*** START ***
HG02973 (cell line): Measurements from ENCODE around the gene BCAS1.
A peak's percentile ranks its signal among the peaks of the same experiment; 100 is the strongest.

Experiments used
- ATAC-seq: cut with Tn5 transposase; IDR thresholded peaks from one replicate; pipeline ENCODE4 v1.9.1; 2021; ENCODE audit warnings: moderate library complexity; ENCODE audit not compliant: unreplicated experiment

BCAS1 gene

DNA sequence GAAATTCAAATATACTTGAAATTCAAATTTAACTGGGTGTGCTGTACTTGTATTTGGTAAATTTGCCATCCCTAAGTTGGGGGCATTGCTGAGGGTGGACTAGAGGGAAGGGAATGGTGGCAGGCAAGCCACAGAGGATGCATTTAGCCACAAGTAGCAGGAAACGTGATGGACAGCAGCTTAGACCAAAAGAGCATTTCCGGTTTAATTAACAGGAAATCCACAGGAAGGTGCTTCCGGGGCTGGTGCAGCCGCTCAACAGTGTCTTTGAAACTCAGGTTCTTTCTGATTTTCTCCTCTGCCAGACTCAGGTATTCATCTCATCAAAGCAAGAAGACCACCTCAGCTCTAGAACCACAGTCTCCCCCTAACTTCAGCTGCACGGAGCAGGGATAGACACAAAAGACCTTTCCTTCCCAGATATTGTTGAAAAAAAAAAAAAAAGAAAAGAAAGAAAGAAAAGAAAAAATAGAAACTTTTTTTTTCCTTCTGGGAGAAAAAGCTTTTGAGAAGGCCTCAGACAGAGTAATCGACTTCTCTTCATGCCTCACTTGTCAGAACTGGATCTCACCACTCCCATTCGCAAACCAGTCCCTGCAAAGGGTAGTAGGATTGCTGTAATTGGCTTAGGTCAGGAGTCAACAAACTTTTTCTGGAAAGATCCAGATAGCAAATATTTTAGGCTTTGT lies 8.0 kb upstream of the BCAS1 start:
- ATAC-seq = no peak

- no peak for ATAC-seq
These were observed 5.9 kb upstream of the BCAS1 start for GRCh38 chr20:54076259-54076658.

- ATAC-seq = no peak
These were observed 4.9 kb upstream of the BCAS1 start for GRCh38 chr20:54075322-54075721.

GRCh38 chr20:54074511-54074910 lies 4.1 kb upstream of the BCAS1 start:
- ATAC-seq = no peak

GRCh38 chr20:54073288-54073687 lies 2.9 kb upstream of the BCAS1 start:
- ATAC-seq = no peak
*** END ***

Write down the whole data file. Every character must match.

HG02973 (cell line): Measurements from ENCODE around the gene BCAS1.
A peak's percentile ranks its signal among the peaks of the same experiment; 100 is the strongest.

Experiments used
- ATAC-seq: cut with Tn5 transposase; IDR thresholded peaks from one replicate; pipeline ENCODE4 v1.9.1; 2021; ENCODE audit warnings: moderate library complexity; ENCODE audit not compliant: unreplicated experiment

BCAS1 gene

DNA sequence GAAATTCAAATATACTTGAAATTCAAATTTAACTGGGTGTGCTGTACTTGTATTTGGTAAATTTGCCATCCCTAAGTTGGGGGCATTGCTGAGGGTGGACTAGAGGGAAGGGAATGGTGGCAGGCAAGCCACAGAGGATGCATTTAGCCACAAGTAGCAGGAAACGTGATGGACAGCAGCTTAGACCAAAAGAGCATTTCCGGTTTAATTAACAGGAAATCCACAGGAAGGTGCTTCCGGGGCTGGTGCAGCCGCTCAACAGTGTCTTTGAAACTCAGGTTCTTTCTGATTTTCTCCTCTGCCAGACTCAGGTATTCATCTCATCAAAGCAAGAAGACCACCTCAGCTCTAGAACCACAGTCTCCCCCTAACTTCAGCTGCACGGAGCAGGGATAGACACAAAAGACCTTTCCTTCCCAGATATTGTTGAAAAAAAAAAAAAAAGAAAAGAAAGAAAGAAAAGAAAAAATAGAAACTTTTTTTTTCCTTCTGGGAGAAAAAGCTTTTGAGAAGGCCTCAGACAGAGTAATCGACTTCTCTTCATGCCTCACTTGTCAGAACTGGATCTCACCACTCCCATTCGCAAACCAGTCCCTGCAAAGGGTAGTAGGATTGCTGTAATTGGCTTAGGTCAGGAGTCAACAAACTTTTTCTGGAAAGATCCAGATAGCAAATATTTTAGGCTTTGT lies 8.0 kb upstream of the BCAS1 start:
- ATAC-seq = no peak

- no peak for ATAC-seq
These were observed 5.9 kb upstream of the BCAS1 start for GRCh38 chr20:54076259-54076658.

- ATAC-seq = no peak
These were observed 4.9 kb upstream of the BCAS1 start for GRCh38 chr20:54075322-54075721.

GRCh38 chr20:54074511-54074910 lies 4.1 kb upstream of the BCAS1 start:
- ATAC-seq = no peak

GRCh38 chr20:54073288-54073687 lies 2.9 kb upstream of the BCAS1 start:
- ATAC-seq = no peak